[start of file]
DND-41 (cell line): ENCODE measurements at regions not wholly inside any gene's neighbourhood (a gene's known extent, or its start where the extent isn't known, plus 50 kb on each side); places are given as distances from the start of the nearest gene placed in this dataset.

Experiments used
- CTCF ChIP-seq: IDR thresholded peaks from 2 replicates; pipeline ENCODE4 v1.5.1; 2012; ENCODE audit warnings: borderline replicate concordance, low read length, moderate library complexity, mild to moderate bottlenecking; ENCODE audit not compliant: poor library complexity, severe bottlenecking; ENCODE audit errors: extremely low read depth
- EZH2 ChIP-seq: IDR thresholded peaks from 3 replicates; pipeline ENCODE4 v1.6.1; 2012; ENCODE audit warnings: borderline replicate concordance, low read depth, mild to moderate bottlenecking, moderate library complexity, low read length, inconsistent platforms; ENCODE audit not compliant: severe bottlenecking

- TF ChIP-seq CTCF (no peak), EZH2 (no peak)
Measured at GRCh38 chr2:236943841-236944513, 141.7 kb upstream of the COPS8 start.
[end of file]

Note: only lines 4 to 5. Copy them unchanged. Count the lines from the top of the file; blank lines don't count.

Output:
- EZH2 ChIP-seq: IDR thresholded peaks from 3 replicates; pipeline ENCODE4 v1.6.1; 2012; ENCODE audit warnings: borderline replicate concordance, low read depth, mild to moderate bottlenecking, moderate library complexity, low read length, inconsistent platforms; ENCODE audit not compliant: severe bottlenecking

- TF ChIP-seq CTCF (no peak), EZH2 (no peak)